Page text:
Jeff Marks, the station’s general manager, said the two were on the scene, reporting live when “someone with a gun barged into where they were.” He said it is believed that the gunman fired six or seven shots.
“We heard screaming and then we heard nothing,” he said on air. “The camera fell.”
Gardner — the exeutive director of the chamber — was taken to Roanoke Memorial Hospital, where she underwent surgery. She is expected to recover. Jessica Gauldin, vice chairman of the chamber of commerce and was in the hospital with Gardner’s family and friends, said Gardner had some “internal damage, but she’s stabilized right now and it looks good.” She was said to be in stable condition by mid-afternoon Wednesday.
At the Roanoke television station, colleagues turned their broadcasts throughout the day into news updates and tributes to Parker and Ward. It had turned into a day of tragedy for those at the station as they tried to report the news and hide their tears.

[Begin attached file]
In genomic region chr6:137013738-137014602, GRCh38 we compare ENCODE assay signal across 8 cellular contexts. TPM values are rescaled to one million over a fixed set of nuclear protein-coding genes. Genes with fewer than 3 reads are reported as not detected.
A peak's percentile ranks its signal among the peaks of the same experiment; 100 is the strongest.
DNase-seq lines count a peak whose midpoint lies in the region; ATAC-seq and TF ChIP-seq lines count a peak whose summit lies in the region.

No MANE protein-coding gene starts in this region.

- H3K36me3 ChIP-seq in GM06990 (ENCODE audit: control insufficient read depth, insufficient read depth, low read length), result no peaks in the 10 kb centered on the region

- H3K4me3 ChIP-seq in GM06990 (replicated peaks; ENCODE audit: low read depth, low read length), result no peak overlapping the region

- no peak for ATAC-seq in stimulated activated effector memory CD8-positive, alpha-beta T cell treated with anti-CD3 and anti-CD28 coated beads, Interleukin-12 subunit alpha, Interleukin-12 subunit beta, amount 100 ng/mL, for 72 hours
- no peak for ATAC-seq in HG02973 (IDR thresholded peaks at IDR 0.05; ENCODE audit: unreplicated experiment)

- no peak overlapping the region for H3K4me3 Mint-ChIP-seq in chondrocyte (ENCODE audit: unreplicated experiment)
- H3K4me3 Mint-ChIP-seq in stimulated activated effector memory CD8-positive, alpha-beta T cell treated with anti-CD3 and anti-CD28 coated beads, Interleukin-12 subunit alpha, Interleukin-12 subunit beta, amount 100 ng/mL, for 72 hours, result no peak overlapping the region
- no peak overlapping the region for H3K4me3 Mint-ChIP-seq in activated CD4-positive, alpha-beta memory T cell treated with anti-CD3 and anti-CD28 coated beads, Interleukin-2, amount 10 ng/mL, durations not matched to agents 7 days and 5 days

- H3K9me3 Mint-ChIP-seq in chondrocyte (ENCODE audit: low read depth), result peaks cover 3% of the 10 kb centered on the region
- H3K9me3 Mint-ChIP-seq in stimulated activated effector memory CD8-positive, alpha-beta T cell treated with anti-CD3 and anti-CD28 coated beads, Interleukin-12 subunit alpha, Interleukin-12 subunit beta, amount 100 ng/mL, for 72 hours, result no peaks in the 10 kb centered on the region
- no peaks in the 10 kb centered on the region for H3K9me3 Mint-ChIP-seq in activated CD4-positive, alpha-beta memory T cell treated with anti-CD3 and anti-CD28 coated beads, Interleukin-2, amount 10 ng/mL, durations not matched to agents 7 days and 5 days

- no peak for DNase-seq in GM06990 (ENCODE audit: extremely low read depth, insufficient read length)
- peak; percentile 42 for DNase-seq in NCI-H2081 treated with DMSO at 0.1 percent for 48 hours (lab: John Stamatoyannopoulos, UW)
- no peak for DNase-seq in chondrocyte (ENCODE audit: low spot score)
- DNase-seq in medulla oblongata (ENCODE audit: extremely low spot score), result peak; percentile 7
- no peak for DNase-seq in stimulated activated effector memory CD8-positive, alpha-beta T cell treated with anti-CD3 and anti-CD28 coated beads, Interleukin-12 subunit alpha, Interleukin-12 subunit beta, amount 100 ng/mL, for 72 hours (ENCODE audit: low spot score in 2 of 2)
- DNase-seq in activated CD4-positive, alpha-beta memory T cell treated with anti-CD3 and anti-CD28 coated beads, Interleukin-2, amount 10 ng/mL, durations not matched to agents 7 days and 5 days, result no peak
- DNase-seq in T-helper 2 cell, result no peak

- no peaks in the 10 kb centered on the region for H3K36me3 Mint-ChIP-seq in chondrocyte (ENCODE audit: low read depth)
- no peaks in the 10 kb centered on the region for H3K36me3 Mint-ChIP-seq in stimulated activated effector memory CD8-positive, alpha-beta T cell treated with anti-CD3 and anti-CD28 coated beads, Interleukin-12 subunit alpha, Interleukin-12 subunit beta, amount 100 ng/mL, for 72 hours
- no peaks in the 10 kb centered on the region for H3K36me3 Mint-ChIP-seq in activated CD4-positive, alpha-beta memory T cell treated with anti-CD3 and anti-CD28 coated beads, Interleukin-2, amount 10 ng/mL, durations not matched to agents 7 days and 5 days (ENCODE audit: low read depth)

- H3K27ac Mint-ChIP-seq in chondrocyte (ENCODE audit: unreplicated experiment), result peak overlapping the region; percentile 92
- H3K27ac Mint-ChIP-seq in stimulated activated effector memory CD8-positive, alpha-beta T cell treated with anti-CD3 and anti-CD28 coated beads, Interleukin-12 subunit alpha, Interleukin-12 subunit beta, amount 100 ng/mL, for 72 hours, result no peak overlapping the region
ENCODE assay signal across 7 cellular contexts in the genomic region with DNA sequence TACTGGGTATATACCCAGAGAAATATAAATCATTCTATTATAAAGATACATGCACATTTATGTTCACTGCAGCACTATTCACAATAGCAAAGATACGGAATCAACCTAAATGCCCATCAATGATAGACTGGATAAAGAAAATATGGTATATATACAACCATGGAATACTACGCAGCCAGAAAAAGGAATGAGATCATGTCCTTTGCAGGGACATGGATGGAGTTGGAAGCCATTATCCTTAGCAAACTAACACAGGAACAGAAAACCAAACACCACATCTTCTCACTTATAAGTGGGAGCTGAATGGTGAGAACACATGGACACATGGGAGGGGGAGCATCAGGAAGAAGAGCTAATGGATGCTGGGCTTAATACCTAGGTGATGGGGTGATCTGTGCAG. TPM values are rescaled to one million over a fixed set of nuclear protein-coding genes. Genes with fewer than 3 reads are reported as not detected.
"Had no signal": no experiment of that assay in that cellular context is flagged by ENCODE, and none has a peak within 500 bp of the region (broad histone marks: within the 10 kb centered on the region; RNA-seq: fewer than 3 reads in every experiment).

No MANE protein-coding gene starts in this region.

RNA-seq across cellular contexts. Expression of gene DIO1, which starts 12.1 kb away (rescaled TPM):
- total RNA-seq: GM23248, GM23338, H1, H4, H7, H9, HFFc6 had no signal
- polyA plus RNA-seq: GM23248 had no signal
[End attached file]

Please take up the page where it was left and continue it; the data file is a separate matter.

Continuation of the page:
“Our hearts are broken,” said Marks. He said the two were “just out doing a story today.”
Flanagan said in his LinkedIn profile — under the name Bryce Williams — that he had worked at several TV stations, mostly in the South since the mid-1990s. He also had jobs in marketing and customer relations.
He said he joined WDBJ in March 2012. But Marks said that after months of disruptive behavior, Flanagan was fired in February 2013 and ushered out of the station by police. He did not give details as to what the behavior problems involved.
Flanagan “did not take that well,” he said from his station’s studio at the anchor desk. Marks described him as “an unhappy man.”